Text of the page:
No­var­tis inks a $2.5B bis­pe­cif­ic can­cer drug de­vel­op­ment al­liance with Xen­cor

No­var­tis is jump­ing on board Xen­cor’s grow­ing bis­pe­cif­ic on­col­o­gy plat­form. The phar­ma gi­ant is pay­ing $150 mil­lion up­front for a tick­et to ride, be­gin­ning at the pre­clin­i­cal stage of de­vel­op­ment. And No­var­tis ($NVS) is promis­ing up to $2.4 bil­lion in mile­stones as it paves the way for a ma­jor new al­liance for Jay Brad­ner’s No­var­tis In­sti­tutes for Bio­Med­ical Re­search in Cam­bridge, MA.

The phar­ma gi­ant an­nounced the pact with the Mon­rovia, CA-based biotech ear­ly Tues­day. In re­turn No­var­tis gains ex-U.S. rights on two pre­clin­i­cal pro­grams — the AML drug XmAb14045 and XmAb13676 for B-cell ma­lig­nan­cies, both head­ed to the clin­ic lat­er this year — as well as non-ex­clu­sive use of the tech for up to 10 more pro­grams.

In ad­di­tion to shar­ing de­vel­op­ment costs, Xen­cor has an opt-in on co-com­mer­cial­iz­ing one of the phar­ma gi­ant’s drugs de­vel­oped from an ex­clu­sive use of the tech on four undis­closed tar­gets.

No­var­tis marks the lat­est in a string of heavy­weight part­ners for Xen­cor. Am­gen paid $45 mil­lion up­front to part­ner last fall in a $1.7 bil­lion deal, fol­low­ing the likes of Mer­ck, No­vo Nordisk, J&J, Boehringer and Alex­ion.

No­var­tis is an ag­gres­sive play­er in the on­col­o­gy are­na. It moved de­ci­sive­ly to al­ly it­self with in­ves­ti­ga­tors at the Uni­ver­si­ty of Penn­syl­va­nia on CAR-T and swift­ly moved from in­vestor to part­ner with In­tel­lia on gene edit­ing tech. Gen­er­al­ly cir­cum­spect about what it will pay in any deal, the com­pa­ny has sig­naled time and again that it will fork over what it needs to to get the tech that it wants. In this case the com­pa­nies didn’t an­nounce the up­side on the hefty mile­stone pack­age, but Xen­cor in­clud­ed the num­ber in its SEC fil­ing.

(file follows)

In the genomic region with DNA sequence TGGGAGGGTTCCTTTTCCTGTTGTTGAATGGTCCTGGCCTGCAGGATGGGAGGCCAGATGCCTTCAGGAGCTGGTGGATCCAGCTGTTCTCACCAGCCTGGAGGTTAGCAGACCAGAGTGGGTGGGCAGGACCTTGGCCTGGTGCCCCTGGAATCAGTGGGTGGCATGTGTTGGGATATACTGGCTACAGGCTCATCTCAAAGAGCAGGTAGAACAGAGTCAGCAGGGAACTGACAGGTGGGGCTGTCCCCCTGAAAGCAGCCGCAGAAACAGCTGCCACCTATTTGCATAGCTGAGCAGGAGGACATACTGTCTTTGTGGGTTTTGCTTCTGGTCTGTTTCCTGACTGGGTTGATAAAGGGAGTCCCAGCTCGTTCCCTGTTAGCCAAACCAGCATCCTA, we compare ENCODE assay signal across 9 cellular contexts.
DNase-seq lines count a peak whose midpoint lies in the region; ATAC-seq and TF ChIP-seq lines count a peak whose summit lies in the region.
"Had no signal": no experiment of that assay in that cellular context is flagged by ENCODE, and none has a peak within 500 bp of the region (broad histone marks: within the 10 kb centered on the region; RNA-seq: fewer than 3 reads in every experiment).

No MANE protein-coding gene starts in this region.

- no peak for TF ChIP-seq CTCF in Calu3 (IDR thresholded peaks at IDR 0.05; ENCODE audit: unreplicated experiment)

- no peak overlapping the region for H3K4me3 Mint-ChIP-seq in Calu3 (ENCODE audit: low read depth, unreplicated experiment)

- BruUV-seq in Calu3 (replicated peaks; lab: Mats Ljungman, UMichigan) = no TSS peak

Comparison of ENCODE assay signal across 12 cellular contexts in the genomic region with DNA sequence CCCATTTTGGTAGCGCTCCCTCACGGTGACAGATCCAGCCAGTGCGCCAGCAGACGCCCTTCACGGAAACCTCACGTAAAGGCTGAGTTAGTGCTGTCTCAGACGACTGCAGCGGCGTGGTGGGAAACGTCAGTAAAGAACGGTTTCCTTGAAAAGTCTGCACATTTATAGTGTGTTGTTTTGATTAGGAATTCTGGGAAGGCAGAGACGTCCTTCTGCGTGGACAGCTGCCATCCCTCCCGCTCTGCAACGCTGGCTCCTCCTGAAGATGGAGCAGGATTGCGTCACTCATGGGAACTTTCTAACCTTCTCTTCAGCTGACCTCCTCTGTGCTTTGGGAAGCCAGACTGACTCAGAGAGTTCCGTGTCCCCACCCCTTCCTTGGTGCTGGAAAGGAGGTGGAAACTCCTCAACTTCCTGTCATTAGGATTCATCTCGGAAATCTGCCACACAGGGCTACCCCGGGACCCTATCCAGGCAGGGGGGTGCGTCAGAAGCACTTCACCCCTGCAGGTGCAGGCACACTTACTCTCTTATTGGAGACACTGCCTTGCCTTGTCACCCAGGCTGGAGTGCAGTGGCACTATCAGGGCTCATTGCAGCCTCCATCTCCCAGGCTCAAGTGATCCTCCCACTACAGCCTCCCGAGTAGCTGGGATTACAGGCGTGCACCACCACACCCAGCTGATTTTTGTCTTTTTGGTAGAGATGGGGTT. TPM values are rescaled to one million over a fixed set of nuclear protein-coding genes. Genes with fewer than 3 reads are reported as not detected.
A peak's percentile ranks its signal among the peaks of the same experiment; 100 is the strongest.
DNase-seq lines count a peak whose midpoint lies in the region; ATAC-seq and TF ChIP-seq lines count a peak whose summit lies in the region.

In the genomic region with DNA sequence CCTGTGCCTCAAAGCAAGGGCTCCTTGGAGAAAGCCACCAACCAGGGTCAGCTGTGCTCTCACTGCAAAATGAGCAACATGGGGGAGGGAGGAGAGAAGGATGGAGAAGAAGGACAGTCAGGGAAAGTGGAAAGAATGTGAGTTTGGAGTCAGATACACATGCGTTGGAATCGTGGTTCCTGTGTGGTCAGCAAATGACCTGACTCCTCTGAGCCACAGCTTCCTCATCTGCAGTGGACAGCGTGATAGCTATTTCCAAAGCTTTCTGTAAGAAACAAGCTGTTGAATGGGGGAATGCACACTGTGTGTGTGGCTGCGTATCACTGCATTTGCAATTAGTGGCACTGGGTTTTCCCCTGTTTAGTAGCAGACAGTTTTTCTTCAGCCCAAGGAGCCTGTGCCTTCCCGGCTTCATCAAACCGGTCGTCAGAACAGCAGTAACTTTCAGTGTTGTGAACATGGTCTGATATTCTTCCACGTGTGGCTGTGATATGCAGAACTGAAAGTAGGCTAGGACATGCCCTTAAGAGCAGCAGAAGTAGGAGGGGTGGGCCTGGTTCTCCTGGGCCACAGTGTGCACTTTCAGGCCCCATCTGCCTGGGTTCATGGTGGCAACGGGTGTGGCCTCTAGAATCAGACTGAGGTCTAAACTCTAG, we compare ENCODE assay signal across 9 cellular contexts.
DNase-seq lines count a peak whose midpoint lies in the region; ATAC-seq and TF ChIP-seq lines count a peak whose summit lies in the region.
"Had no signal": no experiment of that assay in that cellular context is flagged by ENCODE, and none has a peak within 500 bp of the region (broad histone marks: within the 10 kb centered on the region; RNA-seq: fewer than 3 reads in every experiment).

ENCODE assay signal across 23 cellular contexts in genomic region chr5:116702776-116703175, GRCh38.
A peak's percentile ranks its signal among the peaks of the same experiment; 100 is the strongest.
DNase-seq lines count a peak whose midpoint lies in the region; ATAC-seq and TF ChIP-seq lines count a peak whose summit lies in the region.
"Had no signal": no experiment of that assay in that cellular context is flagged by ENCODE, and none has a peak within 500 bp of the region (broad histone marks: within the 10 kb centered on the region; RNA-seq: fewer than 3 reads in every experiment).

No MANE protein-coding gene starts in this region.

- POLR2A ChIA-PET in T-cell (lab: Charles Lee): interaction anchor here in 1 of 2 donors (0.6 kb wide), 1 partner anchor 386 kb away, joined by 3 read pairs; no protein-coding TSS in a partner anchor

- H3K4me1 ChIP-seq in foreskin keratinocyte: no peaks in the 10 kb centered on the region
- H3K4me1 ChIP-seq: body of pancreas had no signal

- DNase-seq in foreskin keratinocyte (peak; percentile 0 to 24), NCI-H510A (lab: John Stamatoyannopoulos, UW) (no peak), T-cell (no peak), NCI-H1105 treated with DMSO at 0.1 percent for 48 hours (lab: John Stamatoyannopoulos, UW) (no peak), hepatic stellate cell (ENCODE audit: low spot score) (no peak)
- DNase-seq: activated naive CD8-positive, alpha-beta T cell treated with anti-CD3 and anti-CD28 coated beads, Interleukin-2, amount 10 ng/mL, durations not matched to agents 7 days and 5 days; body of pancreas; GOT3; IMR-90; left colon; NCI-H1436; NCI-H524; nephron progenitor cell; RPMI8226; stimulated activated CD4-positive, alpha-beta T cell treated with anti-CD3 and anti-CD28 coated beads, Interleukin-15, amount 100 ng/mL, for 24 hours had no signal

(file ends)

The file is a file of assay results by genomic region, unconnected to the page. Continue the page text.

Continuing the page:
Xen­cor is by no means alone in bis­pecifics, but the biotech says it’s sep­a­rate from the pack.

“What dis­tin­guish­es us is plug-and-play sim­plic­i­ty,” Xen­cor CEO Bassil Dahiy­at tells me in an email.  “Mak­ing a bis­pe­cif­ic is just as easy as mak­ing a reg­u­lar an­ti­body can­di­date. And the man­u­fac­tur­ing is stan­dard Ab man­u­fac­tur­ing with stan­dard process­es and great yields. Half-life is long like an an­ti­body. And we’ve tuned their po­ten­cy so they can bring T-cell killing against tu­mors while be­ing tol­er­at­ed, com­pared to the de­gree of tox seen with ear­li­er plat­forms. We make it faster and sim­pler to do bis­pecifics and to give them to pa­tients.”

Bassil Dahiy­at, Xen­cor CEO

Xen­cor’s lead in-house drug is the mid-stage bis­pe­cif­ic XmAb5871, which tar­gets CD-19 and the FcγRI­Ib re­cep­tor to block B cell ac­ti­va­tion with­out elim­i­nat­ing them. That kind of dou­ble team work could dis­tin­guish it from oth­er au­toim­mune drugs. And the biotech has been at work test­ing it for rheuma­toid arthri­tis.

In to­day’s deal, No­var­tis is fol­low­ing up with a pact that puts it in the lab with a group of Xen­cor sci­en­tists who have spent years re­fin­ing a bis­pe­cif­ic an­ti­body ap­proach to can­cer ther­a­py. While one seg­ment of the an­ti­body binds to a tu­mor cell, the Fc re­gion flags an im­mune re­sponse, re­cruit­ing T cells to the tar­get. And that’s a field that No­var­tis has been spe­cial­iz­ing in.